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Blackhawks, Blues provide more overtime craziness

Updated: April 24, 2014 12:05PM



This was craziness. Just plain craziness.

It all seemed to be falling apart for the Blackhawks at the United Center late Wednesday night. Corey Crawford had given up the dreaded “soft’’ goal, a third-period wrist shot that he had tracked off the stick of St. Louis forward Vladimir Tarasenko and still missed. The Blues were ahead 3-2, having scored three unanswered goals from late in the second period on.

You could almost hear the sound of the Hawks on their heels, the sound of skates on ice, the sound of retreat. They were in serious danger of losing Game 4 to the Blues, which meant they were in serious danger of going back to St. Louis down 3-1 in this best-of-seven series.

If you believe in momentum, the Blues had it. If you don’t believe in it, the Blues had it anyway.

But then Bryan Bickell, camped out in front of the St. Louis net, deflected Michal Rozsival’s shot past Ryan Miller with three minutes, 52 seconds left in the third. Tie game. It was Bickell, the star of last year’s playoffs for the Hawks, finally making an appearance at the perfect time.

And, of course, overtime. Because that’s what these two teams do.

And then, because these are the Hawks, the defending Stanley Cup champions, and because they don’t ever give up, Patrick Kane rifled a wrist shot past Miller to give the Hawks a 4-3 overtime victory.

Because it’s the hunt for the Cup again.

Kane had skated in down the left side, waited for space, waited some more, and then buried a shot 11:17 into overtime, a shot that made sure of one thing:

This is a series now.

I’m not sure everyone completely believed that around the town Wednesday afternoon. I’m not sure anyone believed it as the clock wound toward midnight either.

Crawford had picked a very bad time to allow his critics to say, “See?’’ He’s a good goalie. He was not a good goalie on Wednesday night. He gave up goals that should have been stopped, goals that would have been stopped by lesser goalies.

He gave up two soft goals, none softer than the second one, a wrist shot by Tarasenko that Crawford saw unimpeded by any Blues or Blackhawks.

But Crawford played well enough in overtime, and Kane made sure that most of the goalie’s transgressions were pushed into the background.

“He’s the most dangerous player in the league,’’ Blues coach Ken Hitchcock said of Kane afterward.

Now the Hawks will need Crawford best for Game 5 Friday in St. Louis. Expect a bounce-back game for him.

It will be hard to top Game 4 for sheer energy. It was wild, frenetic hockey, with both teams roaring up and down the ice knowing how much was at stake: just about everything.

It started out well for the Hawks, with second-period goals by Andrew Shaw and Kane.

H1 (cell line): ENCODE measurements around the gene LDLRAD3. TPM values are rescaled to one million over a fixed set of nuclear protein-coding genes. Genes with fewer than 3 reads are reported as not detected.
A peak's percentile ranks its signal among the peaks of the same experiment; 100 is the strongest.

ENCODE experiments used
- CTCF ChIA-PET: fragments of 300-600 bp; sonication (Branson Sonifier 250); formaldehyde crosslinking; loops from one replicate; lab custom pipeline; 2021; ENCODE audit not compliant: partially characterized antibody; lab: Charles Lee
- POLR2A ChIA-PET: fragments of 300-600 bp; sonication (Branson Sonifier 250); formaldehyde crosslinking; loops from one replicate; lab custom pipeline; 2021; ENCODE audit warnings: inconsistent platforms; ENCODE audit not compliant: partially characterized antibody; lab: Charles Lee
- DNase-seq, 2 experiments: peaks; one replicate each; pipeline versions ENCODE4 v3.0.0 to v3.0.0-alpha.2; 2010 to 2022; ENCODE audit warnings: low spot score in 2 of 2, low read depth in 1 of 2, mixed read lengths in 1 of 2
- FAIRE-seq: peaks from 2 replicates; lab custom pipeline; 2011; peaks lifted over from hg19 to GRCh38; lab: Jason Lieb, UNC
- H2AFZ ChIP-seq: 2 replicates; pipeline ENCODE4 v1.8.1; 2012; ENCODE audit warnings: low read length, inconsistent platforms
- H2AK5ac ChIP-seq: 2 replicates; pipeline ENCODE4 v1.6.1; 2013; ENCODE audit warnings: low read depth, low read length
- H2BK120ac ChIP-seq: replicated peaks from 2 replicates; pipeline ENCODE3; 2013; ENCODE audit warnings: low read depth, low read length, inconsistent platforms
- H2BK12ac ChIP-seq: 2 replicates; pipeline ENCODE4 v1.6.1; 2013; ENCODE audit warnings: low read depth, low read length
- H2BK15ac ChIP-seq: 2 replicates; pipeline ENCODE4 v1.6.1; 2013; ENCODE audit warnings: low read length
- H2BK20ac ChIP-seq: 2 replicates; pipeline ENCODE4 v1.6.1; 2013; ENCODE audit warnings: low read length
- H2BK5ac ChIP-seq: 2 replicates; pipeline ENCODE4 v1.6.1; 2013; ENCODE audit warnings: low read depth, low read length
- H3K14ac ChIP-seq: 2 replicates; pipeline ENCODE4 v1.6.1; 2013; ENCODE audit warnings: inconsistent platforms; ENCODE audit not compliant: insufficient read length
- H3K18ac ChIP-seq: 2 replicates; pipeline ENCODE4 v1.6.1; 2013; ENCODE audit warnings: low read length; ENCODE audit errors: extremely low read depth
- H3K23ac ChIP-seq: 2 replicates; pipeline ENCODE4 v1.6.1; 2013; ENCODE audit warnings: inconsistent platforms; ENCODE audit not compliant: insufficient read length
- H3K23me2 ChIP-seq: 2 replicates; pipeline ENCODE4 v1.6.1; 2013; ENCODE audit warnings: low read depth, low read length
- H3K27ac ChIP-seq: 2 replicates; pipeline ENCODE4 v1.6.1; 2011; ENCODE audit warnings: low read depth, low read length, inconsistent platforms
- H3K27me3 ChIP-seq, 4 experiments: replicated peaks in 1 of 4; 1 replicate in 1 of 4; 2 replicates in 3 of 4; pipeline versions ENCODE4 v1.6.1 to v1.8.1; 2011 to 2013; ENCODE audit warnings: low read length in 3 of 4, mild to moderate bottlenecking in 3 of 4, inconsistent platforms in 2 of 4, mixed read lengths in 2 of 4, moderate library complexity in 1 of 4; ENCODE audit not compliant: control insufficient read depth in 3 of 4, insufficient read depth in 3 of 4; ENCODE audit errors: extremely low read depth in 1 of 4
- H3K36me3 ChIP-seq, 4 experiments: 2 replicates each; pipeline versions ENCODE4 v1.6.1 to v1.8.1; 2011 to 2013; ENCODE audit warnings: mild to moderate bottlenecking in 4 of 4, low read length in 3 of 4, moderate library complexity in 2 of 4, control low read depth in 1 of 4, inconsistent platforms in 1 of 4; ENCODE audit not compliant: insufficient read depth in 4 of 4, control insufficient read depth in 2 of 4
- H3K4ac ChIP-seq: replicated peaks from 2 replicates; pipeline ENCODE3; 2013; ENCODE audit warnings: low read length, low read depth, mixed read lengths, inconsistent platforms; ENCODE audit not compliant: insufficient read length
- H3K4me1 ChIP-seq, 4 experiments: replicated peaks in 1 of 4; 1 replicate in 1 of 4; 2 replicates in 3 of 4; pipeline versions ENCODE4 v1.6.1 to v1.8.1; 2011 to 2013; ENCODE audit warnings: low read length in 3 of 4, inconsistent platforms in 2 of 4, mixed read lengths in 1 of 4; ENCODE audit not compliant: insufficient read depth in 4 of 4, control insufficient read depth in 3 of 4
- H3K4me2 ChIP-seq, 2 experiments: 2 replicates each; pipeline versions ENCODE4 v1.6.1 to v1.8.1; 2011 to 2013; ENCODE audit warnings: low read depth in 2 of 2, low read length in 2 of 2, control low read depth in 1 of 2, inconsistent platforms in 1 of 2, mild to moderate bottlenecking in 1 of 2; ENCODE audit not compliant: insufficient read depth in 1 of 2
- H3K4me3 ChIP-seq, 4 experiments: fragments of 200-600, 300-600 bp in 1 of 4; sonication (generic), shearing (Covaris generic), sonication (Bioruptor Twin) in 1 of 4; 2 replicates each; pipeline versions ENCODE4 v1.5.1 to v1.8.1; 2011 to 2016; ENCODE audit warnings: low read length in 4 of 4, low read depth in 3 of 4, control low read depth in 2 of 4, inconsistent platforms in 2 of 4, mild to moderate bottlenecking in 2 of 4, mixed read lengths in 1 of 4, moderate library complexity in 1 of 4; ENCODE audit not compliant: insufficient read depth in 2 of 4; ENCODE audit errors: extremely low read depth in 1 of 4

Shaw was doing what he usually does, fighting for territory in front of the net with no concern for his own personal wellbeing. This time, the man in his way on the power play was Blues defenseman Jay Bouwmeester. But Shaw danced and jostled and finally worked his way into position between Bouwmeester and Miller. When Jonathan Toews’ shot skittered near the goalmouth, Shaw was able to get a stick on the puck and direct it into the net.

Johnny Oduya made a beautiful pass across the ice to a streaking Kane, who one-timed it to beat Miller and stretch the lead to 2-0.

That’s the Hawks team we know. So all was good in their world, right?

Wrong. It hasn’t been all good for this team at any point in this series. Just like that, the Blues came back when Crawford gave up a weak goal to Tarasenko on a power play with one minute, nine seconds left in the second. It was the worst kind of goal at the worst time. The Hawks had been thinking “blowout,’’ and now they were being fed a diet of “Oh, yeah?’’

The idea that the Blues would go quietly was a silly one, and it was made even sillier by a complete defensive breakdown at the end of the period. The Hawks couldn’t get the puck out while Crawford was under heavy pressure, and the result was a Maxim LaPierre goal with four seconds left in the period. Tie game.

What’s wrong with these Hawks? Other than the fact that they can’t figure out a way to win a game easily, nothing.

The series is tied 2-2 heading to St. Louis, and the Hawks are very much alive.

“You can’t say enough about how competitive it’s been for four games – the battles, the resiliency and the will,’’ coach Joel Quenneville said. “It was a huge win for us and got us back to even. We’ve got the momentum. Let’s go in there and sustain it.’’



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